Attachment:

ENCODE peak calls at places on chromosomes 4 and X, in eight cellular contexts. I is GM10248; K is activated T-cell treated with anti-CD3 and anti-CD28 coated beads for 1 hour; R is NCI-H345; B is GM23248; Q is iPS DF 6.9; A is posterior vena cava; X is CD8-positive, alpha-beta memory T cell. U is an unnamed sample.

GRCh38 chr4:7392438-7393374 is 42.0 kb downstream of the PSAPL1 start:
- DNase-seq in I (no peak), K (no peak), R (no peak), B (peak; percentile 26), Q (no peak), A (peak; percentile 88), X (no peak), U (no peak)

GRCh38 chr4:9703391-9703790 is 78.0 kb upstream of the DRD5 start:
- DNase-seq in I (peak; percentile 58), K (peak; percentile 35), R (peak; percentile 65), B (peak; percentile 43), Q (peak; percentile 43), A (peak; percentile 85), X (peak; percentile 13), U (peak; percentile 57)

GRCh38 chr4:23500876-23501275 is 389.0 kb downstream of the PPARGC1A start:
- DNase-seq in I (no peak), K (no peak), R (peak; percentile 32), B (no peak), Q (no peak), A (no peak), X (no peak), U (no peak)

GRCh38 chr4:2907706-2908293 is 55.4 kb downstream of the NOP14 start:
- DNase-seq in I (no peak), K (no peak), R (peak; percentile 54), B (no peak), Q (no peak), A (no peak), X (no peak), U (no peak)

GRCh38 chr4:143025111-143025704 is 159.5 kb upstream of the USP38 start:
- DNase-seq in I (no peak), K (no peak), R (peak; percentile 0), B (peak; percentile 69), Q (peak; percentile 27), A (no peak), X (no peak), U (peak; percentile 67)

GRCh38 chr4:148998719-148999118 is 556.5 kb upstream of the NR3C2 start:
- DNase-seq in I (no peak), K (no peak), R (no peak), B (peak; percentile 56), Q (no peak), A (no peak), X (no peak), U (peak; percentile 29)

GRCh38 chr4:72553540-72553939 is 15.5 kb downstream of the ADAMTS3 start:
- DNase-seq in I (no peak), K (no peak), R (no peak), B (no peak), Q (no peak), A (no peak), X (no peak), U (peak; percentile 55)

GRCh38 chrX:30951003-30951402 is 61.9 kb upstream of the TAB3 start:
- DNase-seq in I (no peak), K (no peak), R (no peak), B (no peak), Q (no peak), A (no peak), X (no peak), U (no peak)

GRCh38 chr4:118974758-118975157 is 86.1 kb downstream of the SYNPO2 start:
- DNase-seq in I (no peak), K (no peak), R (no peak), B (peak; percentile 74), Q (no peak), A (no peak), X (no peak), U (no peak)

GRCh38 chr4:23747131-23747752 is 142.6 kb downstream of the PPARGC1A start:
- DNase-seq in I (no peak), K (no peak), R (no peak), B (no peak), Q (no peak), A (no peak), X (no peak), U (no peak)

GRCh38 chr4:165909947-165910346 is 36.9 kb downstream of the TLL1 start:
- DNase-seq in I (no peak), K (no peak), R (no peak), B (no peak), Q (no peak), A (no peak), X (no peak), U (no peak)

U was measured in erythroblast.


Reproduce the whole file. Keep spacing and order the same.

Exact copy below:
ENCODE peak calls at places on chromosomes 4 and X, in eight cellular contexts. I is GM10248; K is activated T-cell treated with anti-CD3 and anti-CD28 coated beads for 1 hour; R is NCI-H345; B is GM23248; Q is iPS DF 6.9; A is posterior vena cava; X is CD8-positive, alpha-beta memory T cell. U is an unnamed sample.

GRCh38 chr4:7392438-7393374 is 42.0 kb downstream of the PSAPL1 start:
- DNase-seq in I (no peak), K (no peak), R (no peak), B (peak; percentile 26), Q (no peak), A (peak; percentile 88), X (no peak), U (no peak)

GRCh38 chr4:9703391-9703790 is 78.0 kb upstream of the DRD5 start:
- DNase-seq in I (peak; percentile 58), K (peak; percentile 35), R (peak; percentile 65), B (peak; percentile 43), Q (peak; percentile 43), A (peak; percentile 85), X (peak; percentile 13), U (peak; percentile 57)

GRCh38 chr4:23500876-23501275 is 389.0 kb downstream of the PPARGC1A start:
- DNase-seq in I (no peak), K (no peak), R (peak; percentile 32), B (no peak), Q (no peak), A (no peak), X (no peak), U (no peak)

GRCh38 chr4:2907706-2908293 is 55.4 kb downstream of the NOP14 start:
- DNase-seq in I (no peak), K (no peak), R (peak; percentile 54), B (no peak), Q (no peak), A (no peak), X (no peak), U (no peak)

GRCh38 chr4:143025111-143025704 is 159.5 kb upstream of the USP38 start:
- DNase-seq in I (no peak), K (no peak), R (peak; percentile 0), B (peak; percentile 69), Q (peak; percentile 27), A (no peak), X (no peak), U (peak; percentile 67)

GRCh38 chr4:148998719-148999118 is 556.5 kb upstream of the NR3C2 start:
- DNase-seq in I (no peak), K (no peak), R (no peak), B (peak; percentile 56), Q (no peak), A (no peak), X (no peak), U (peak; percentile 29)

GRCh38 chr4:72553540-72553939 is 15.5 kb downstream of the ADAMTS3 start:
- DNase-seq in I (no peak), K (no peak), R (no peak), B (no peak), Q (no peak), A (no peak), X (no peak), U (peak; percentile 55)

GRCh38 chrX:30951003-30951402 is 61.9 kb upstream of the TAB3 start:
- DNase-seq in I (no peak), K (no peak), R (no peak), B (no peak), Q (no peak), A (no peak), X (no peak), U (no peak)

GRCh38 chr4:118974758-118975157 is 86.1 kb downstream of the SYNPO2 start:
- DNase-seq in I (no peak), K (no peak), R (no peak), B (peak; percentile 74), Q (no peak), A (no peak), X (no peak), U (no peak)

GRCh38 chr4:23747131-23747752 is 142.6 kb downstream of the PPARGC1A start:
- DNase-seq in I (no peak), K (no peak), R (no peak), B (no peak), Q (no peak), A (no peak), X (no peak), U (no peak)

GRCh38 chr4:165909947-165910346 is 36.9 kb downstream of the TLL1 start:
- DNase-seq in I (no peak), K (no peak), R (no peak), B (no peak), Q (no peak), A (no peak), X (no peak), U (no peak)

U was measured in erythroblast.